Yesterday, we took a look at how radio's robust spotloads may be conspiring to hurt the medium as the mobile Internet becomes ubiquitous.
But in the Internet world, we have seen the demands for web advertising, which has put pressure on traditional media. Broadcast radio salespeople have a tough putt on their hands, as more and more advertisers gravitate to digital ads.
But do they work? Do they sell products? Do they fill seats? Do they effectively brand?
The banner ad continues to generate controversy. Buyers may ask sellers at Jazz and Soft AC stations whether listeners actually hear their spots. But in the world of web advertising, do web surfers even notice banner advertising?
One of the dot com stalwarts has been Evite. I'll bet many of your have used this free, online service that sends out virtual invitations for barbeques, birthday and anniversary parties, reunions, and company picnics.
Evite is 12 years old - a lifetime in the Internet world. So what's their business model?
Banner ads. It's all they have, and that's what generates the bulk of Evite's revenue.
But as Evite's CEO Hans Woolley told The New York Times, the effectiveness of banner advertising has waned over the years: "The click-through rate is not what it was."
How to fix the problem? "It may mean having fewer ads," noted Woolley.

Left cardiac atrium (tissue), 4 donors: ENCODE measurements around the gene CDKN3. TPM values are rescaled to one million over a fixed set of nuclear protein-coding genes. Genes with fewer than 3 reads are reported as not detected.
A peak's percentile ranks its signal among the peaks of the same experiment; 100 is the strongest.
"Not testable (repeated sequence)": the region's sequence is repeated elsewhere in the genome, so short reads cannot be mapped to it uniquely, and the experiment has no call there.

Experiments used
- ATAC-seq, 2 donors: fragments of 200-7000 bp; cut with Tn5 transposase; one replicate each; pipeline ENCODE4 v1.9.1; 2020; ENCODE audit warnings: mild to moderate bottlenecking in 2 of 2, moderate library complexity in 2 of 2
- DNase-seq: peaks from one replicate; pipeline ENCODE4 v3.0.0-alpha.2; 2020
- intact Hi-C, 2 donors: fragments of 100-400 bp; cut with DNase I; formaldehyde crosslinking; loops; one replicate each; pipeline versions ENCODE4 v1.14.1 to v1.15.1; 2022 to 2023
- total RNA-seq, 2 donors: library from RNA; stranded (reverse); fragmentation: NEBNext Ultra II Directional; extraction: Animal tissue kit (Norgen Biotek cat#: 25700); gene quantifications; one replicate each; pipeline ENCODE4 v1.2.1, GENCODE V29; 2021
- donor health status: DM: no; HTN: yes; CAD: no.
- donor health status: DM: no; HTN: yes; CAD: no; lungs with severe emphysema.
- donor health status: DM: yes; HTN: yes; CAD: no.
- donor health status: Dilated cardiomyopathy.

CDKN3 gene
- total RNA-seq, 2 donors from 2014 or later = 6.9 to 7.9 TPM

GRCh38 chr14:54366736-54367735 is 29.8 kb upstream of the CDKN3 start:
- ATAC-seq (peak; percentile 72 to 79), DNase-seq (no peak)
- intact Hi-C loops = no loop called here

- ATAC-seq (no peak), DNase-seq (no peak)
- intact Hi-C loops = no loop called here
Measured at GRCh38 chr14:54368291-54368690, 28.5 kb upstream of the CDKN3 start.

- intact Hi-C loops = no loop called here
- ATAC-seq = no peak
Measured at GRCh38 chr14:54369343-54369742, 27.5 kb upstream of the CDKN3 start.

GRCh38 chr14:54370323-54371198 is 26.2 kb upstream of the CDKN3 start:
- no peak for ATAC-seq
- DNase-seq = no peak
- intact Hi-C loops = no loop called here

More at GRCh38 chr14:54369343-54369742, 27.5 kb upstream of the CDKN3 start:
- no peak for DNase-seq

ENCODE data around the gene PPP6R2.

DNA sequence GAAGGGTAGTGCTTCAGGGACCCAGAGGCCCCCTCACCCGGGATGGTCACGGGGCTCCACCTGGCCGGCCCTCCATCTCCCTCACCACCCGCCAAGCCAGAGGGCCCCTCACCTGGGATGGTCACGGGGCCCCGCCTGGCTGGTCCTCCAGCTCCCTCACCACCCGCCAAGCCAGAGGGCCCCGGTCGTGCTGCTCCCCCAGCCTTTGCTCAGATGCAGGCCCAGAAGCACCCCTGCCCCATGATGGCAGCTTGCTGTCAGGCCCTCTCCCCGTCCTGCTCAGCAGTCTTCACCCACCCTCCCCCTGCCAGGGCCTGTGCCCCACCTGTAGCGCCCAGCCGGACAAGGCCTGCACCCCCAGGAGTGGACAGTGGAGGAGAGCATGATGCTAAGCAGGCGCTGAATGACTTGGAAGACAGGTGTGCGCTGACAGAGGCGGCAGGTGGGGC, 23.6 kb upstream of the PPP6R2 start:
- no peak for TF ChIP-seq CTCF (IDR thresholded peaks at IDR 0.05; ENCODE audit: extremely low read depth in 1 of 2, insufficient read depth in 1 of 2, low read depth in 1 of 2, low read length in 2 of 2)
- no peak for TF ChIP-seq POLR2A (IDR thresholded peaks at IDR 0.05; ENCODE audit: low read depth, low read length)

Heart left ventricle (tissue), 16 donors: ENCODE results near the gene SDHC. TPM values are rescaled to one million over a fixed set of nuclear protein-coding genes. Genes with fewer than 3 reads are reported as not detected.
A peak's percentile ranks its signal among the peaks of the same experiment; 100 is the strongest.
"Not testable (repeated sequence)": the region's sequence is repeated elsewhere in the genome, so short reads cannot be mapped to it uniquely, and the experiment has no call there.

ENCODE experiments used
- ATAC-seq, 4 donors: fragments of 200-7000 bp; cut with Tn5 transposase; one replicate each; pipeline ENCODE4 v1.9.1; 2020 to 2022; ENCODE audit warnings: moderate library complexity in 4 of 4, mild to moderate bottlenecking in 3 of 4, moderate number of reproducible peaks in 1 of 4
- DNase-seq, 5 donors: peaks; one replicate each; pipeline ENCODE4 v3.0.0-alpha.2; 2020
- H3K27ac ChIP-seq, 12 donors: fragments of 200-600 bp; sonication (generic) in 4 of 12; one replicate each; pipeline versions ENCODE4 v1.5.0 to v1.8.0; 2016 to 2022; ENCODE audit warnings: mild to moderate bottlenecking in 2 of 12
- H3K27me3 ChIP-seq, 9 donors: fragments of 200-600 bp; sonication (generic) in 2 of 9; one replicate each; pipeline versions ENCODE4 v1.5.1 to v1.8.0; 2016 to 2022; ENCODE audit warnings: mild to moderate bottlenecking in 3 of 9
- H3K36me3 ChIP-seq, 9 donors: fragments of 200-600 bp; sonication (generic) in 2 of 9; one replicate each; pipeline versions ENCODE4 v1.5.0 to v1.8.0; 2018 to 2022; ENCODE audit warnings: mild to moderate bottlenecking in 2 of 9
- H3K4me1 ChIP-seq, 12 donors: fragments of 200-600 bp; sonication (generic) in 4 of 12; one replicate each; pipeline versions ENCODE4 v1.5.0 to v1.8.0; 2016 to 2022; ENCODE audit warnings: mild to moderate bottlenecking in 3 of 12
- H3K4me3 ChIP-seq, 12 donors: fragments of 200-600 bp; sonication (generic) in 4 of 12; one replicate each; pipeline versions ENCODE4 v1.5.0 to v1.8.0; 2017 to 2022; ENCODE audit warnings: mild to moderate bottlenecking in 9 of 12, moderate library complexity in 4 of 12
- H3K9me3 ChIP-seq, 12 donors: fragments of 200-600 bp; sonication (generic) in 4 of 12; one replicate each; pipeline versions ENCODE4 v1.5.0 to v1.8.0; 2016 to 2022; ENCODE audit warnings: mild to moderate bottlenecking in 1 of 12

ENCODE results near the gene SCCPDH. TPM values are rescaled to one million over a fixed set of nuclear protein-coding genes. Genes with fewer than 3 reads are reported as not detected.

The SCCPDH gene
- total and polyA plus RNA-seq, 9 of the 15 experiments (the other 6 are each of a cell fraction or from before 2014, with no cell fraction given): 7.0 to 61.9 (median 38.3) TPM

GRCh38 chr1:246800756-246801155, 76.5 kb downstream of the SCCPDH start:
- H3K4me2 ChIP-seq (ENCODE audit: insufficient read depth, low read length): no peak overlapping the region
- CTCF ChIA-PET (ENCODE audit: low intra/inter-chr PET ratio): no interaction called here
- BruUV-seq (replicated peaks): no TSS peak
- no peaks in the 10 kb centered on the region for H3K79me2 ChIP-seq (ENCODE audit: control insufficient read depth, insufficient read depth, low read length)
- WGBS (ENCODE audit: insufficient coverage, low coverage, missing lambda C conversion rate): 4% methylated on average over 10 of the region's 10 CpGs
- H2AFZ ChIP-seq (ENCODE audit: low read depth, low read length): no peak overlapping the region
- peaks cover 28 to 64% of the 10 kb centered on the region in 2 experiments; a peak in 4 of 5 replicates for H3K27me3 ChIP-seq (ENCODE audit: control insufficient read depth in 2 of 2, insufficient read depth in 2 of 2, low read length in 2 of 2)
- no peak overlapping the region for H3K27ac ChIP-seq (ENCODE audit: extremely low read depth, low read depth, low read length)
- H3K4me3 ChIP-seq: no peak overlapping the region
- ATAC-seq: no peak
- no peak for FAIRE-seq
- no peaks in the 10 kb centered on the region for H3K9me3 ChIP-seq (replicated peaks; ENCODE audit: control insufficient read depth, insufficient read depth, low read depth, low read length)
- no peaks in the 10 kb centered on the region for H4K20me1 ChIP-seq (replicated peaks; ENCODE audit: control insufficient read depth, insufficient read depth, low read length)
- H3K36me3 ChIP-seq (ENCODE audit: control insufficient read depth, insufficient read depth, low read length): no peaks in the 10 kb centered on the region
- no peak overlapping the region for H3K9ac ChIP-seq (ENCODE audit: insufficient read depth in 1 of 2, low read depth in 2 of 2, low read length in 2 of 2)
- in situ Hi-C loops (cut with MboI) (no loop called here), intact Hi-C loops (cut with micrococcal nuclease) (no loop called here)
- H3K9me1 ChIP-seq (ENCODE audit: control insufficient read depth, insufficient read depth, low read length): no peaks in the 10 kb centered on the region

In our cluttered media environment, consumers have more choices, and as Woolley knows, banners ads can be a problem, especially in the wake of new virtual invitation companies like Socializr and Anyvite, both of which are ad-free.
Evite may be the big dog now, but they realize that their dominance may not last if they don't address the ad revenue/clutter issue.
In radio, broadcasters are facing the same challenges, and as Sean Ross noted, the idea of less advertising in order to compete in a tougher environment may be the only option.
But radio has so much more going for it. Here's Evite with only one source of ad revenue - the lowly banner ad.
Radio has an array of great tools, above and beyond the traditional :30 or :60 spot.
Radio offers so many advertiser engagement options, and packaging opportunities that can offer so much more than digital competitors. But how many broadcasters have been able to effectively put together these multi-platform marketing programs that can change the conversation?
When I read comments like Woolley's, it reminds me of just how powerful a media reach and branding tool that radio can be. Now we just have to position it that way to advertisers.